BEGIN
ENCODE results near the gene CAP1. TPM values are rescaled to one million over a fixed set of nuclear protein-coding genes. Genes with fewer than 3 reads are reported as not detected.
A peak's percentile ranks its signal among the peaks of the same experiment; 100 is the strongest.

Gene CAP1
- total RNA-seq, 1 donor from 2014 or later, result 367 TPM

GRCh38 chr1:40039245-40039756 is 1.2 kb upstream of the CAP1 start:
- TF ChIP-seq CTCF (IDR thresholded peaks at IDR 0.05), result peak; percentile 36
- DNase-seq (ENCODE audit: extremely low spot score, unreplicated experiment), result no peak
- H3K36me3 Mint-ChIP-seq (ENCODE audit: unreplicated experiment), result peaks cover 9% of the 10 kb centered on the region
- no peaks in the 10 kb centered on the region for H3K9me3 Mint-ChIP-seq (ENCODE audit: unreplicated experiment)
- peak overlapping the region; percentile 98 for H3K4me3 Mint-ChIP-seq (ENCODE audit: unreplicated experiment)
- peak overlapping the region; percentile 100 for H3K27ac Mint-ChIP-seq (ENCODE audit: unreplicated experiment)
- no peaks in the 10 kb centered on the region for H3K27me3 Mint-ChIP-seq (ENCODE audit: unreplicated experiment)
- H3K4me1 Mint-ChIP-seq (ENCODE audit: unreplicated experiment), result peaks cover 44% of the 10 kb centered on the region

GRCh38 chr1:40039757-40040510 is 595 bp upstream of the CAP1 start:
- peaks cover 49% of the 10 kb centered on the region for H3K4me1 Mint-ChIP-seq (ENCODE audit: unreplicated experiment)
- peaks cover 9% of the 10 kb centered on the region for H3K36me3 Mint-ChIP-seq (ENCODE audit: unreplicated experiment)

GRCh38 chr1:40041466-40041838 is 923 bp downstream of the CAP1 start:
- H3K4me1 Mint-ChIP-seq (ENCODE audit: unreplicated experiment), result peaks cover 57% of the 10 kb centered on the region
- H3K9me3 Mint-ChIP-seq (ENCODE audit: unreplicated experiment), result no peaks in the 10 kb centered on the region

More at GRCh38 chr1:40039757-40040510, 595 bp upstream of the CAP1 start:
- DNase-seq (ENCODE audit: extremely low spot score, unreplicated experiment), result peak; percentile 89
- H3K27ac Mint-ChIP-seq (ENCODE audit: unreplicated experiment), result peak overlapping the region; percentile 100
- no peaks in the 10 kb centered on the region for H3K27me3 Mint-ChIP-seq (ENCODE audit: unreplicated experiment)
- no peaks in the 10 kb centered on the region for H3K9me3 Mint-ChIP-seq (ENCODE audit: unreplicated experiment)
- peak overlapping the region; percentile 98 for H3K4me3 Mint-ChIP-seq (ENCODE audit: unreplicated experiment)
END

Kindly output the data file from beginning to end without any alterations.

ENCODE results near the gene CAP1. TPM values are rescaled to one million over a fixed set of nuclear protein-coding genes. Genes with fewer than 3 reads are reported as not detected.
A peak's percentile ranks its signal among the peaks of the same experiment; 100 is the strongest.

Gene CAP1
- total RNA-seq, 1 donor from 2014 or later, result 367 TPM

GRCh38 chr1:40039245-40039756 is 1.2 kb upstream of the CAP1 start:
- TF ChIP-seq CTCF (IDR thresholded peaks at IDR 0.05), result peak; percentile 36
- DNase-seq (ENCODE audit: extremely low spot score, unreplicated experiment), result no peak
- H3K36me3 Mint-ChIP-seq (ENCODE audit: unreplicated experiment), result peaks cover 9% of the 10 kb centered on the region
- no peaks in the 10 kb centered on the region for H3K9me3 Mint-ChIP-seq (ENCODE audit: unreplicated experiment)
- peak overlapping the region; percentile 98 for H3K4me3 Mint-ChIP-seq (ENCODE audit: unreplicated experiment)
- peak overlapping the region; percentile 100 for H3K27ac Mint-ChIP-seq (ENCODE audit: unreplicated experiment)
- no peaks in the 10 kb centered on the region for H3K27me3 Mint-ChIP-seq (ENCODE audit: unreplicated experiment)
- H3K4me1 Mint-ChIP-seq (ENCODE audit: unreplicated experiment), result peaks cover 44% of the 10 kb centered on the region

GRCh38 chr1:40039757-40040510 is 595 bp upstream of the CAP1 start:
- peaks cover 49% of the 10 kb centered on the region for H3K4me1 Mint-ChIP-seq (ENCODE audit: unreplicated experiment)
- peaks cover 9% of the 10 kb centered on the region for H3K36me3 Mint-ChIP-seq (ENCODE audit: unreplicated experiment)

GRCh38 chr1:40041466-40041838 is 923 bp downstream of the CAP1 start:
- H3K4me1 Mint-ChIP-seq (ENCODE audit: unreplicated experiment), result peaks cover 57% of the 10 kb centered on the region
- H3K9me3 Mint-ChIP-seq (ENCODE audit: unreplicated experiment), result no peaks in the 10 kb centered on the region

More at GRCh38 chr1:40039757-40040510, 595 bp upstream of the CAP1 start:
- DNase-seq (ENCODE audit: extremely low spot score, unreplicated experiment), result peak; percentile 89
- H3K27ac Mint-ChIP-seq (ENCODE audit: unreplicated experiment), result peak overlapping the region; percentile 100
- no peaks in the 10 kb centered on the region for H3K27me3 Mint-ChIP-seq (ENCODE audit: unreplicated experiment)
- no peaks in the 10 kb centered on the region for H3K9me3 Mint-ChIP-seq (ENCODE audit: unreplicated experiment)
- peak overlapping the region; percentile 98 for H3K4me3 Mint-ChIP-seq (ENCODE audit: unreplicated experiment)